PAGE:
First-time car buyers often fall into the “love at first sight” trap, buying something they “love,” whether for looks, performance, or options, but fail to consider their real needs. A sports car might be fun, but would make a poor commuter car or family car. An SUV might be nice for the family, but may be too expensive to finance responsibly. When considering your first car, consider your real needs, first, then everything else as extra. For example, if you like a good sound system, it would be cheaper to upgrade a less-expensive car than buy one with it already built-in. Some vehicles come with multiple powertrain options, if performance is your poison. Take a level-headed friend with you to keep you on track.
Private party or used car dealer, anyone can shine up a piece of junk. Don’t fall into the trap of buying a car that “looks good,” even if you test drive it and it “feels good.” Unless you’re mechanically savvy, take a mechanic friend with you or have it inspected by a professional . Most reputable sellers and dealers should allow for this, perhaps requiring a refundable deposit to take the vehicle for inspection.
Some less-than-reputable sellers and dealers can smell first-time buyers the moment they walk in the door, and instantly put the pressure on to buy a car they can’t afford or doesn’t fit their needs. Listen for pressure tactics, such as, “This deal is only good, today,” or “What’s it going to take to get you in this car, tonight?” Instead, look for someone who addresses your needs, with questions like, “What are you looking for in a car?” or statements like, “Let’s look for something in your budget.” If you feel pressured, no matter how much you think you like the car, be prepared to walk away. Take a level-headed friend with you to keep you on track.
Once you’ve shopped around and determined what car you want, even narrowing down to a single YMM (year, make, and model), don’t simply say you want to buy a certain YMM. Two equivalent cars can vary in ride quality, performance, cabin noise, and options, even more so when considering two similar used cars. When test-driving cars , if there’s something you don’t like, test-drive another example of it on the lot. Be sure the last vehicle you test-drive and enjoy is the one that you end up signing for.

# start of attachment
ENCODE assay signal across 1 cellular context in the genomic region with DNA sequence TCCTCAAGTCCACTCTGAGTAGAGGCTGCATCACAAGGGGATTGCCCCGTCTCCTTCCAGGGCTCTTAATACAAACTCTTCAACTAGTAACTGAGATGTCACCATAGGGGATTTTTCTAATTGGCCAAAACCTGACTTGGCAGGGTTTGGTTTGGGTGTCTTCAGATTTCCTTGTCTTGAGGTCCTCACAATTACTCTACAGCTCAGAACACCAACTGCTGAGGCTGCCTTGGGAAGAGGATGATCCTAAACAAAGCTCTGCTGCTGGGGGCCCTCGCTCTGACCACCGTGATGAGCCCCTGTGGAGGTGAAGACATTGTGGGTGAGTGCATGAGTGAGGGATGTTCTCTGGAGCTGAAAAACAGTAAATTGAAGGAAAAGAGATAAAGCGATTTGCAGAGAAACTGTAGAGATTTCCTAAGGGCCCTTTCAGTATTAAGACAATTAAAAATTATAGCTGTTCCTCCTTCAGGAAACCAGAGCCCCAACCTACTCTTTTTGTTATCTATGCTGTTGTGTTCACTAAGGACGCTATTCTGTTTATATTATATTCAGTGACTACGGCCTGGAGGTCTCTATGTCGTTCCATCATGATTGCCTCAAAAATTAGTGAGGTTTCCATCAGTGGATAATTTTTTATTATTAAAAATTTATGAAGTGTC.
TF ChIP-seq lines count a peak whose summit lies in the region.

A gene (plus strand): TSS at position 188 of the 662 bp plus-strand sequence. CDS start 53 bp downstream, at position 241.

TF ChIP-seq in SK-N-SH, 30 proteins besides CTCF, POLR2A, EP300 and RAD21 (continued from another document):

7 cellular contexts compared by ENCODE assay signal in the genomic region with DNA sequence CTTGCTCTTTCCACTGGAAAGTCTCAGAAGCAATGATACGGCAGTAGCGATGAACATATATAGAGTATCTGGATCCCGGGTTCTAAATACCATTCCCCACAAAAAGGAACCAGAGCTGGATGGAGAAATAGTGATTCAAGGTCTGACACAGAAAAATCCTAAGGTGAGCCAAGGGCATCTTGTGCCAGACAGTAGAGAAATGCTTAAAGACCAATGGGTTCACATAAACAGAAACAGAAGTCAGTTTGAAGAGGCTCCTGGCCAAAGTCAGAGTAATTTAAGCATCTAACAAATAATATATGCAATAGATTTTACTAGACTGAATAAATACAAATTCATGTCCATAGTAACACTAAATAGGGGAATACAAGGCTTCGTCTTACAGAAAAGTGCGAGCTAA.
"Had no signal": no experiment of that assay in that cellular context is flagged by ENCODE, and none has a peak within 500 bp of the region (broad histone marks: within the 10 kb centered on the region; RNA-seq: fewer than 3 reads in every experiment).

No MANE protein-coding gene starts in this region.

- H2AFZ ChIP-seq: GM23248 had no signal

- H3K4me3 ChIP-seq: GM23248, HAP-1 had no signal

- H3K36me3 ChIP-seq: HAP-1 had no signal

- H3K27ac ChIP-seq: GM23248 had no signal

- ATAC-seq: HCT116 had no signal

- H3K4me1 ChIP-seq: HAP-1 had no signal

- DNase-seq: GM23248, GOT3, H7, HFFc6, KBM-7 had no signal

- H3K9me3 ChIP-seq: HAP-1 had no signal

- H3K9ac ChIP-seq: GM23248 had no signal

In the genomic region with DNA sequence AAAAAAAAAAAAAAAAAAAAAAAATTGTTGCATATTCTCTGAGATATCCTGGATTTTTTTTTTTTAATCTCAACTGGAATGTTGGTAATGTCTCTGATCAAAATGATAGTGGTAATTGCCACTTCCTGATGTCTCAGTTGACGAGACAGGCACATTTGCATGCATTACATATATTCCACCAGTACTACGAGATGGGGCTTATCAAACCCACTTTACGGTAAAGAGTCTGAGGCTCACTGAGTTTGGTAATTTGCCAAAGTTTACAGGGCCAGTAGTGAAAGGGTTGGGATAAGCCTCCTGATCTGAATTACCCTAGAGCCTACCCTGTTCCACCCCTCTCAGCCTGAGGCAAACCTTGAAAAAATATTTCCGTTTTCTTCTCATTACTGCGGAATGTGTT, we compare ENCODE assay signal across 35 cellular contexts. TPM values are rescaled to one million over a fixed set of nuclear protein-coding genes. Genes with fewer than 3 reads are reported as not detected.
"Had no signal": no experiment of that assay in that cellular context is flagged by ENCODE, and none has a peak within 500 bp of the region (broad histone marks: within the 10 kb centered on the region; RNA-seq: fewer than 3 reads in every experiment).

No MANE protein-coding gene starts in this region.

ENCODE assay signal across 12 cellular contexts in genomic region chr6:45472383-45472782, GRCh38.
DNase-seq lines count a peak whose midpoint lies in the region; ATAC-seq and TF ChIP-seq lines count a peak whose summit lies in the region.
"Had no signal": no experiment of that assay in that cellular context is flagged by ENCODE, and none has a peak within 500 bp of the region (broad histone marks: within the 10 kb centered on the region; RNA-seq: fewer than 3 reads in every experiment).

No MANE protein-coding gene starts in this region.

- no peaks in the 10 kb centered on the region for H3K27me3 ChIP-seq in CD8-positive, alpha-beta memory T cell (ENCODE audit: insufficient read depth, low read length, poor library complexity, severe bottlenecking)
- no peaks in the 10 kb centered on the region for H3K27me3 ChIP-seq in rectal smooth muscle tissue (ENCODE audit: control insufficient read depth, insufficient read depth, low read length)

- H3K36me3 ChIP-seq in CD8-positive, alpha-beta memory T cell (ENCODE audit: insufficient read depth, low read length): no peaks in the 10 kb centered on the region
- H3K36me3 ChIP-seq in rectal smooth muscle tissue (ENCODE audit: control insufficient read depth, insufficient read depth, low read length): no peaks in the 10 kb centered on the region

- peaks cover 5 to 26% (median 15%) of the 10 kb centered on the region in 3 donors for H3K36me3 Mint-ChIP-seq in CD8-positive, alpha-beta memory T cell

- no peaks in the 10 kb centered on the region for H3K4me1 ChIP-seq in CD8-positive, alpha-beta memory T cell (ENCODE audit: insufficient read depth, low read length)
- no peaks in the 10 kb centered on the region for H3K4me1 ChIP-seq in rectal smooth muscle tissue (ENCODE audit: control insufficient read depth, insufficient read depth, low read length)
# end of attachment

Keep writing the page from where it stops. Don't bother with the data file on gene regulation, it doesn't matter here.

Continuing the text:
Understanding an auto finance contract is a final and one of the most important steps of shopping for your first car the right way. Considering all the steps you’ve been through, it can be easy to think that “signing on the bottom line” is the easiest step, but this is where some dealers may take advantage of unsuspecting first-time car buyers. After negotiating vehicle options, pricing, and financing, be sure dealer-covered items don’t show up on the final bill. For example, if you’ve negotiated a full-size spare tire or roof rack, a line-by-line consideration should reveal this. Be sure you’re getting everything you asked for and none of what you haven’t.
Here is how to read an auto finance contract:
If you’re on your first-time car buyer journey, whether for yourself or for a teen driver, note these common mistakes. Avoiding these 10 mistakes will get you into the right car and could save thousands of dollars in the long run.